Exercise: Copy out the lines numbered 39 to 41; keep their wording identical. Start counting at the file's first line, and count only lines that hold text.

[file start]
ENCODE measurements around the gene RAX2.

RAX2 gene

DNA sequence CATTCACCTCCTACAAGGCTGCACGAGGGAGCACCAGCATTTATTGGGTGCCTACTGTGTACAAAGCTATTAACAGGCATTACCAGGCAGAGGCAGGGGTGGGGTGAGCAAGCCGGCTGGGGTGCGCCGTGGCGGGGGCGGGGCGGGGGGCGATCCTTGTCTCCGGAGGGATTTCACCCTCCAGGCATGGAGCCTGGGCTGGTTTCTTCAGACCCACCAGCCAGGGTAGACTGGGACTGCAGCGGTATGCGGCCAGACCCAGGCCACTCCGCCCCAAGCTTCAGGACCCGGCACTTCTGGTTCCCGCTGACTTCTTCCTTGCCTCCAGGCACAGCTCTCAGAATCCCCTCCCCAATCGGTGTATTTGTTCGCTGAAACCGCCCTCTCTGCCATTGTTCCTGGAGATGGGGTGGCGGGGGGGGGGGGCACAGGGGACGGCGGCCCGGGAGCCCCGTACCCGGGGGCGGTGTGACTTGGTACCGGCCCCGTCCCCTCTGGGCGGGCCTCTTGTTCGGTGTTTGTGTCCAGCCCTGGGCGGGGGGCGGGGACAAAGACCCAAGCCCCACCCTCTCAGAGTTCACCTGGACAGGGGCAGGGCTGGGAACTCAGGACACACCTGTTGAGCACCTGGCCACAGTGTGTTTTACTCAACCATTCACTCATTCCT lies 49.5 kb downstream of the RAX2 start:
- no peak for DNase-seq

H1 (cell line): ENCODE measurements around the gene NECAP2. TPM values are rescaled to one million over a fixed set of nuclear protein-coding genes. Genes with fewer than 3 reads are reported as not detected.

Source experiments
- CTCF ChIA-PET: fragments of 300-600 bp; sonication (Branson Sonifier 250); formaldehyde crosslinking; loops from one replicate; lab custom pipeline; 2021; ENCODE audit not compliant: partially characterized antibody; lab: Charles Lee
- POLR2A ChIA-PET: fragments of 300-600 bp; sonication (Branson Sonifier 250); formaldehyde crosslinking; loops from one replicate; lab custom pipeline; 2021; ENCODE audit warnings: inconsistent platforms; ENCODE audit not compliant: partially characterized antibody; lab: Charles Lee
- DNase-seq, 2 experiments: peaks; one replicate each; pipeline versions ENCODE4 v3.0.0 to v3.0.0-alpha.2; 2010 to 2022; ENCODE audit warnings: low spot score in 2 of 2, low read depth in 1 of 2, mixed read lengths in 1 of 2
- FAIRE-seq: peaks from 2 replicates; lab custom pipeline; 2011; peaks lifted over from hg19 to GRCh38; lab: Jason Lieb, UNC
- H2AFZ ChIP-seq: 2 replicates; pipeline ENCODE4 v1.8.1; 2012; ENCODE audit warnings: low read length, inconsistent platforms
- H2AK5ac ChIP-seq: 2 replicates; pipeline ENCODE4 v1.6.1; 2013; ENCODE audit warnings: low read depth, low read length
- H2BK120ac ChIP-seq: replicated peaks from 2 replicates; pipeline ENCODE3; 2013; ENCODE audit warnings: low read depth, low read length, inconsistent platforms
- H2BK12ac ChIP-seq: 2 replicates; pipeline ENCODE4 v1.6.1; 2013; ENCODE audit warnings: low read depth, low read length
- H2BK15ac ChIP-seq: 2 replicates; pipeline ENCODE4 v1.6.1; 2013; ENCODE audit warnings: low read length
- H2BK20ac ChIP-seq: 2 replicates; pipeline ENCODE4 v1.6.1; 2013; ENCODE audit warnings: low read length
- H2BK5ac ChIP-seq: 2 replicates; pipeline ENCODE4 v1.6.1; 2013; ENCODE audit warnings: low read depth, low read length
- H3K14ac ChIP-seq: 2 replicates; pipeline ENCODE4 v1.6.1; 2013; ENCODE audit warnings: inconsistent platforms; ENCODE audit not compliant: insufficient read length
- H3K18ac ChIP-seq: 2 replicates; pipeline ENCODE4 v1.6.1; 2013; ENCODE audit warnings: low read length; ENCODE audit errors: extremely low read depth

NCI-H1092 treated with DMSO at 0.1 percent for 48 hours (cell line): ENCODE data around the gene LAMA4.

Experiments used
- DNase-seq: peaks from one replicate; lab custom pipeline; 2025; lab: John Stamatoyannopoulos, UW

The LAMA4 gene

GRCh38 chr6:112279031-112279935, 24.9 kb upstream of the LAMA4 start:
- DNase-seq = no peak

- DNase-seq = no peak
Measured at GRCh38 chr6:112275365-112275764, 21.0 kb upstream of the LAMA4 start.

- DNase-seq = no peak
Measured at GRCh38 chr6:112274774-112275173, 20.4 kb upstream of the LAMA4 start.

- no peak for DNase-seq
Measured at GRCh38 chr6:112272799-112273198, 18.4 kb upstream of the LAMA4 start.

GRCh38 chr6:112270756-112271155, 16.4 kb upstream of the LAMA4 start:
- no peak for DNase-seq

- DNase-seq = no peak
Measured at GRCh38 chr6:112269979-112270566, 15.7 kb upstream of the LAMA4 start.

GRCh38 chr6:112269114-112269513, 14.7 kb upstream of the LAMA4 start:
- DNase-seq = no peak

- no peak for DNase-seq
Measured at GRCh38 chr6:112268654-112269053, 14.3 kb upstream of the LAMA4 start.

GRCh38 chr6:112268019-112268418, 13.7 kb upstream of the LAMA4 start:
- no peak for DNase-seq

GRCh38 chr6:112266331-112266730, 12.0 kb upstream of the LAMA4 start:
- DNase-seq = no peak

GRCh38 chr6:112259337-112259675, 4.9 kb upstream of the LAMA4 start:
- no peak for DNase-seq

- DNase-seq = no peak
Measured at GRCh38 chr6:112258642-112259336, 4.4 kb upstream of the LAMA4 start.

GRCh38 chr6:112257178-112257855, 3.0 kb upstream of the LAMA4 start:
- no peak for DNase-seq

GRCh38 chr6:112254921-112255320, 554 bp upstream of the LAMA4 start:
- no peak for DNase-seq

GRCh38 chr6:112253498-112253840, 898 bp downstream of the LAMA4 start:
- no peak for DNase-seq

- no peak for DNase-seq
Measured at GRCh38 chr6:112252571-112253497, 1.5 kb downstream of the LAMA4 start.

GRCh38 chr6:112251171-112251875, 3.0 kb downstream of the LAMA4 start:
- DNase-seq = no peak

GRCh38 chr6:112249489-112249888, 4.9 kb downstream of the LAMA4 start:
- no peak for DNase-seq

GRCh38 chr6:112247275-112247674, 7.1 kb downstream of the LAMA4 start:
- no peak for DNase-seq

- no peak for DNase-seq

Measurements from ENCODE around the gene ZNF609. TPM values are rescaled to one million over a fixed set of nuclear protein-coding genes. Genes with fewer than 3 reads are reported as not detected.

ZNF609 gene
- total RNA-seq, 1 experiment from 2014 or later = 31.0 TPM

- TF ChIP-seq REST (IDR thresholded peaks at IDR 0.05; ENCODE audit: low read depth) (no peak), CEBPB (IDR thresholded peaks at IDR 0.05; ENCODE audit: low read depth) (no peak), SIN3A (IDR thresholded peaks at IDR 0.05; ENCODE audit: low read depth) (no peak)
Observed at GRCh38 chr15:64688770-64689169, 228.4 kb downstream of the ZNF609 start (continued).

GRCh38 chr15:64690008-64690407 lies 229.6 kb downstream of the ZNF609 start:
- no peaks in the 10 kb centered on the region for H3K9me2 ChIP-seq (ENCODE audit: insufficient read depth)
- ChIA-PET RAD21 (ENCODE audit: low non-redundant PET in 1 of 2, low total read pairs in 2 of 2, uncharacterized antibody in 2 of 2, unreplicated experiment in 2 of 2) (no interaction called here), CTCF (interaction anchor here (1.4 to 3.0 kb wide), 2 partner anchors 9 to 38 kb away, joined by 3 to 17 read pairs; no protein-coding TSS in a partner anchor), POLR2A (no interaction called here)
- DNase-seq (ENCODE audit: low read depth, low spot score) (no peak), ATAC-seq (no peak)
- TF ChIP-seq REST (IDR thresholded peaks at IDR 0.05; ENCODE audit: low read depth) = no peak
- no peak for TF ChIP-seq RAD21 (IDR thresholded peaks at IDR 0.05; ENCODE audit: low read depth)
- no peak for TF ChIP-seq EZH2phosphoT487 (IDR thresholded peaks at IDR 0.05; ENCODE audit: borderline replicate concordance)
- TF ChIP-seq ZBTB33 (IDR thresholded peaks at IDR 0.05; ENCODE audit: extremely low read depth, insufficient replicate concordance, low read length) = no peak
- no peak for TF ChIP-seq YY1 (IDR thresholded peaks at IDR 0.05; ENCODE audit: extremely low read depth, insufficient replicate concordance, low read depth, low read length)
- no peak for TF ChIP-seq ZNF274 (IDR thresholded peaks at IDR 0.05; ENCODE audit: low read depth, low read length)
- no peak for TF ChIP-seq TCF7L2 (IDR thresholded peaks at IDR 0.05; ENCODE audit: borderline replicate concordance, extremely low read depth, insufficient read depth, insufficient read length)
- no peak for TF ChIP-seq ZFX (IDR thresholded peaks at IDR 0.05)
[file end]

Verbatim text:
Measured at GRCh38 chr6:112268654-112269053, 14.3 kb upstream of the LAMA4 start.

GRCh38 chr6:112268019-112268418, 13.7 kb upstream of the LAMA4 start:
- no peak for DNase-seq